Hidden Perspectives

Bringing the Bible Out of the Closet

Mark Finney Interview by Aysha Musa

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mark_finneyCan you introduce yourself to our readers and give us an idea of what you do?

My name is Mark and I am a lecturer in New Testament studies in the Department of Biblical Studies at the University of Sheffield. As part of my lecturing I teach modules on Greek, the Apostle Paul, the Bible and the Arts; Religion and Violence as well as various others.

What will you be doing at the Hidden Perspectives festival?

Having a good time and providing some musical entertainment (Bluesy/Jazzy/Rocky). One of our third years (Jamie Parker) will be accompanying me on the Piano.

How long have you played the guitar for? When did you start playing?

I started on the Mandolin at age 9, and a few years later took up playing the guitar.

Do you play any other instruments?

I used to play a Piano, but unfortunately no longer have the time.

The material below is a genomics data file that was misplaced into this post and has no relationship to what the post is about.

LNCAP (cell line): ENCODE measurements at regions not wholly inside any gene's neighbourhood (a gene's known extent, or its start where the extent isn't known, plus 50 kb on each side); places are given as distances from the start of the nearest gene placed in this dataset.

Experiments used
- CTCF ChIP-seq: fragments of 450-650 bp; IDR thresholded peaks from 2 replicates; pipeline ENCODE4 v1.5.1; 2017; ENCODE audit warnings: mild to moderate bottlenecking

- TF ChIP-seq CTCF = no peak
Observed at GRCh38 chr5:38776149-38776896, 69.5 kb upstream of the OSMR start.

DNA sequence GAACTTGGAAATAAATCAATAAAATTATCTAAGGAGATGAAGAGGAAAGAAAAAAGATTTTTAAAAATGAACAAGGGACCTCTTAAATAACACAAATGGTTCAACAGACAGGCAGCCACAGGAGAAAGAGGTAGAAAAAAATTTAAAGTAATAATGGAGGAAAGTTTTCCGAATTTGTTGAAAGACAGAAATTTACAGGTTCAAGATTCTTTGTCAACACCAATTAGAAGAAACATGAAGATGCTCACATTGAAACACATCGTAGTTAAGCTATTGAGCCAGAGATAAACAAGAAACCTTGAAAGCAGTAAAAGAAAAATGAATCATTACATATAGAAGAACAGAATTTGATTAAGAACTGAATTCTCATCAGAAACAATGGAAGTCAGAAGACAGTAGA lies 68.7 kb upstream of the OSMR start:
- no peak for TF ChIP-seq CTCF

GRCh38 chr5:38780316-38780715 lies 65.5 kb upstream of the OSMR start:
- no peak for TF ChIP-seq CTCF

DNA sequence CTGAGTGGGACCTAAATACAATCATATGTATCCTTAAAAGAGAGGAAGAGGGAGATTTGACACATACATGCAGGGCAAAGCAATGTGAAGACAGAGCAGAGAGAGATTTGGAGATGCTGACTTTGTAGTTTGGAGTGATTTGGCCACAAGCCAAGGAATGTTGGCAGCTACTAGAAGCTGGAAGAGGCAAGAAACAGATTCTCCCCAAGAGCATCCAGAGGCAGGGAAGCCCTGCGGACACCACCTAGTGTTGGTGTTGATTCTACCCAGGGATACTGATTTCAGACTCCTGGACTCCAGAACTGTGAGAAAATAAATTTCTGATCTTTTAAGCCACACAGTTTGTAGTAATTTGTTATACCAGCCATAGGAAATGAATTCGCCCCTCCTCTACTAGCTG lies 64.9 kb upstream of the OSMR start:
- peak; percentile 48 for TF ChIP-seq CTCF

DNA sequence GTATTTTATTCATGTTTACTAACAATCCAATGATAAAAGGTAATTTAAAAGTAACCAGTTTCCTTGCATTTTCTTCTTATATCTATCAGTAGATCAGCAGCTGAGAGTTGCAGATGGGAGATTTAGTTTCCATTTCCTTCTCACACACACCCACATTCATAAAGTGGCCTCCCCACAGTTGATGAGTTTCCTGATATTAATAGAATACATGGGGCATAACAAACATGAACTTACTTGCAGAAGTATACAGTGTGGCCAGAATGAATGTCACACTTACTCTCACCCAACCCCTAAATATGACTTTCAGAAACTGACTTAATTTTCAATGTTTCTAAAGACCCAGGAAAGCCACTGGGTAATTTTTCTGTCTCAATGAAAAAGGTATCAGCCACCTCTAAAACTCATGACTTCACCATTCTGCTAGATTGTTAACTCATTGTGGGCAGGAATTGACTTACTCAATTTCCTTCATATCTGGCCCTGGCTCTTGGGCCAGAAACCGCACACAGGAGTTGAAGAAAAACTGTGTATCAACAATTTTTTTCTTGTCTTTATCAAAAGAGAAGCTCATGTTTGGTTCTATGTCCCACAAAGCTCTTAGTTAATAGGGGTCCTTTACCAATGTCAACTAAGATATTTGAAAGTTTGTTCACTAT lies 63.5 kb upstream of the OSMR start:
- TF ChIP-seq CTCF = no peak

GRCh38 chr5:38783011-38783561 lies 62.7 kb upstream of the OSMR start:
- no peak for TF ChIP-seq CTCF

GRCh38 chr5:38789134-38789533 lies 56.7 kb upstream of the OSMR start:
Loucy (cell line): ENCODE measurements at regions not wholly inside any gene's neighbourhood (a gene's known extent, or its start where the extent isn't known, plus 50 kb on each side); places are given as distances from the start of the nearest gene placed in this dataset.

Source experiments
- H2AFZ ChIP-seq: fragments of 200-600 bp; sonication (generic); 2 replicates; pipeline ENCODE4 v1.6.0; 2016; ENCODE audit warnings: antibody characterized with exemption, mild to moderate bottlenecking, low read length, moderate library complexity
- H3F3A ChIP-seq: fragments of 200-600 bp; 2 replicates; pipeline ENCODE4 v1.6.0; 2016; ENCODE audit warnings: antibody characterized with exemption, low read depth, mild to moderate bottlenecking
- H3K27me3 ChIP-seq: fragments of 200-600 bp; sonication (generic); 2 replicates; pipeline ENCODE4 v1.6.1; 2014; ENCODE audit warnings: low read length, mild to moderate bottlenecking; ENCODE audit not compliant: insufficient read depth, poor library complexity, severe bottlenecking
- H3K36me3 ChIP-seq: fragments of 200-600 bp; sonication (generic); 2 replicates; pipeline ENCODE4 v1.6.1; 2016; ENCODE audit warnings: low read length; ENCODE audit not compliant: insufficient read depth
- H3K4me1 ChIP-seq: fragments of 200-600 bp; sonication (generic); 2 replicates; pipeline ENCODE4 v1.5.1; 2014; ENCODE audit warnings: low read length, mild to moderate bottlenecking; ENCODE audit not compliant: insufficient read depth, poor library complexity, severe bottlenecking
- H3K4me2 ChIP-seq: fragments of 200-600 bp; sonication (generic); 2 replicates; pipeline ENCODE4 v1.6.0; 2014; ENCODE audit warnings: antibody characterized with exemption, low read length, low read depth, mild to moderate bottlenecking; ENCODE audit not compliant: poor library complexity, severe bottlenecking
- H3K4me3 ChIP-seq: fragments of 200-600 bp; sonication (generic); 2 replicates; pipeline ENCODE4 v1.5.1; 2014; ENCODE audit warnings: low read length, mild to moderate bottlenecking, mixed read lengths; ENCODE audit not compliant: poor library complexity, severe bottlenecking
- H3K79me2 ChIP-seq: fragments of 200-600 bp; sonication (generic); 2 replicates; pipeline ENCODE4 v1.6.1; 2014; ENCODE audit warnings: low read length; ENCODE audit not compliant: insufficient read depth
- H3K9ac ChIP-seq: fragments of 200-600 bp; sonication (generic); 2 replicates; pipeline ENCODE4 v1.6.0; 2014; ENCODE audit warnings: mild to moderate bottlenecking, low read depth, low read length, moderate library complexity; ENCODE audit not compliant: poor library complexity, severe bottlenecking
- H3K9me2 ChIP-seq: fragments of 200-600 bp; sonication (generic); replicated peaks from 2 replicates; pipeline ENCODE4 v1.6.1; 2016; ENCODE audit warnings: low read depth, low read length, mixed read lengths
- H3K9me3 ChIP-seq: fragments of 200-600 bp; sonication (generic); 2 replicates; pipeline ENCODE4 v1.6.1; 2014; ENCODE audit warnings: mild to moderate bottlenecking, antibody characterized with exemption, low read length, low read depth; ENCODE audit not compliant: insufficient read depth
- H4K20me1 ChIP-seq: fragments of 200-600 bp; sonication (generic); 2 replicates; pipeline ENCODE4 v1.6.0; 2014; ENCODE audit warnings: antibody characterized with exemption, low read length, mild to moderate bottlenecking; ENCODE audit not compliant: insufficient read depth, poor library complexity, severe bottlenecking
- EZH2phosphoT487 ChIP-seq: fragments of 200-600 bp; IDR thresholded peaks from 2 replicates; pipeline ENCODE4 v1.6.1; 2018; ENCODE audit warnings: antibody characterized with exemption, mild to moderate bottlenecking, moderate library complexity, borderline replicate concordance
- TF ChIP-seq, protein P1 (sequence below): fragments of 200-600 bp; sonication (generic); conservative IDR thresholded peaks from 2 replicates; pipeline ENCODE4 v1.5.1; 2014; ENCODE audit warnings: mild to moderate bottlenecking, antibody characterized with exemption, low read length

Why do you think projects like Hidden Perspectives are important?

Projects like Hidden Perspectives are vital in opening up different perspectives on life & relationships, particularly within the context of Religion, which has historically, tended to impose an ideological framework on what is a correct lifestyle or appropriate relationship.

Have you been involved with other projects like Hidden Perspectives?

As President of the Students’ Union of the City of Leeds College of Music I headed up a big campaign in support of L&G students in the College.

What has been your experience of the interaction between LGBT & Religion?

In the past very I have noticed that it has been a cautious/uneasy relationship, but over the last few years has been developing positively.


Author: Hidden Perspectives

A research project within the Sheffield Institute for Interdisciplinary Biblical Studies (SIIBS) at The University of Sheffield.

One thought on “Mark Finney Interview by Aysha Musa

  1. The prophet Daniel associated certain kinds of “musick” with idolatry. Do you know what these musical instruments are and if it is idolatrous to play them in public settings?

    “When all the people heard the sound of the cornet, flute, harp, sackbut, psaltery, and all kinds of musick, all the people, the nations, and the languages, fell down and worshipped the golden image that Nebuchadnezzar the king had set up” (The Book of Daniel, Chapter 3)

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